Introduction to the Historical Origins of Modern Work Organization

“Cardiovascular disease (CVD), including heart disease and stroke, is the major cause of disease and death in the industrialized world and is projected to become the most common cause of death worldwide by the year 2020. CVD and hypertension (high blood pressure) appear to be epidemics of recent historical origin, developing along with industrialization and urbanization, and now increasing in the context of economic globalization. Modern medicine focuses on individual risk factors for hypertension and CVD, often ignoring the important role that social factors, such as social class, work organization, and work-related psychosocial stressors, play in the development of hypertension and CVD. Social factors need to be fully integrated into explanations of disease development.

Increased CVD risk has been associated with job characteristics such as long work hours, shift work, “job strain” (a combination of high psychological work demands and low job decision latitude, or job control), high job efforts combined with low job rewards, injustice, job insecurity, and work that involves maintaining a high level of vigilance in order to avoid disaster, such as loss of human life. Sources of stress on the job (job stressors), besides acting directly on the human nervous system, may increase the risk of hypertension and CVD through a variety of mechanisms, including inhibiting healthy behaviors such as smoking cessation and exercise, or by producing psychological distress, such as anxiety and depression. Public health strategies are needed to address the pandemic of CVD, including worksite surveil- lance, development of the field of occupational cardiology, integration of health promotion with occupational health approaches, and job redesign.


CVD, including heart disease and stroke, is the major cause of disease and death in the industrialized world, and is projected to become the most common cause of death worldwide by 2020 [1, 2]. In 2003, CVD caused 29.2% of all global deaths and 80% of all CVD deaths worldwide took place in developing, low- and middle- income countries [1].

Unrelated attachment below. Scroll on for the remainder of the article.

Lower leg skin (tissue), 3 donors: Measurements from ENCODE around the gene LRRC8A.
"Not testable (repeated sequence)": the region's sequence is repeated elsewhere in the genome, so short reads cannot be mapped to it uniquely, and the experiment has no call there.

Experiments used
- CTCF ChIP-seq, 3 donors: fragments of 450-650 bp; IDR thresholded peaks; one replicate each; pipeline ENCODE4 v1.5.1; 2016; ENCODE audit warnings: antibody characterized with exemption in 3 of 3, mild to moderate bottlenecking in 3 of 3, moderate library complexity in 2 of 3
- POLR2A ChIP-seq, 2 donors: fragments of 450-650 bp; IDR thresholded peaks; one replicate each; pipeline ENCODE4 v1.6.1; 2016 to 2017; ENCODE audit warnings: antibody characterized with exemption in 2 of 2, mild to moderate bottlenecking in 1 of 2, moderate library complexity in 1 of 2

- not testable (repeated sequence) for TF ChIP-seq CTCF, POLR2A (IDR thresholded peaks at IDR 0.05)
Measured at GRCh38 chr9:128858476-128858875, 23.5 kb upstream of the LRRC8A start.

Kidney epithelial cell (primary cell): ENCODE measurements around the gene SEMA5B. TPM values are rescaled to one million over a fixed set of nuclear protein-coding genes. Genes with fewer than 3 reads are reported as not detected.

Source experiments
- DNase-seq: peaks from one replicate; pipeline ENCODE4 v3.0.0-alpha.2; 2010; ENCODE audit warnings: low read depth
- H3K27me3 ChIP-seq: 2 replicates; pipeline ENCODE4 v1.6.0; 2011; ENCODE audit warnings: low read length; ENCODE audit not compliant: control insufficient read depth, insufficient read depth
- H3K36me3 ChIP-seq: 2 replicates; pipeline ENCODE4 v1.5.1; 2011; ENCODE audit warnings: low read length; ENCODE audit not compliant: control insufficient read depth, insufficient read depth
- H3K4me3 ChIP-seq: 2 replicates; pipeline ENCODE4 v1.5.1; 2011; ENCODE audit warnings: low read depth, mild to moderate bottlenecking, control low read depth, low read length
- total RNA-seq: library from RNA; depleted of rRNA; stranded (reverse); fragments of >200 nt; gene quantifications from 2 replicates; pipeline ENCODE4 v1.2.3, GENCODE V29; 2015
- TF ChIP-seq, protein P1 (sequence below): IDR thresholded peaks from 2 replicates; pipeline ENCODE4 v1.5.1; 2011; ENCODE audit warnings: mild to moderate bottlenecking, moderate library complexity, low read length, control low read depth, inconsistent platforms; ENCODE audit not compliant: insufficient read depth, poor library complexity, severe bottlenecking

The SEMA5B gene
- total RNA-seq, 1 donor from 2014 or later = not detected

Modern medical science has identified a number of individual risk factors for CVD including cigarette smoking, total and low density lipoprotein cholesterol, hypertension, fibrinogen, overweight, diabetes, and sedentary behavior (lack of exercise) [3]. However, essential hypertension, the leading cause of CVD world- wide [4], is considered by many to be an unexplained disease (hence the name “essential”). Essential hypertension, as well as smoking, sedentary behavior, and diabetes, have been linked to work stressors. Thus, much remains to be learned about the role of work in the development of CVD.

CVD and hypertension appear to be epidemics of recent historical origin [5, 6]. A major cross-cultural study found virtually no rise in blood pressure (BP) with age and no hypertension among hunter-gatherers, herders, or traditional family farmers [6]. In contrast, men and women in urban industrial societies have steady rises of blood pressure (BP) with age and hypertension is common [5, 6] (see Figure 1). This study also found large and significant correlations between BP and involvement in a money economy even after controlling for salt consumption and, for men, after controlling for body mass index (a measure of body weight) [6].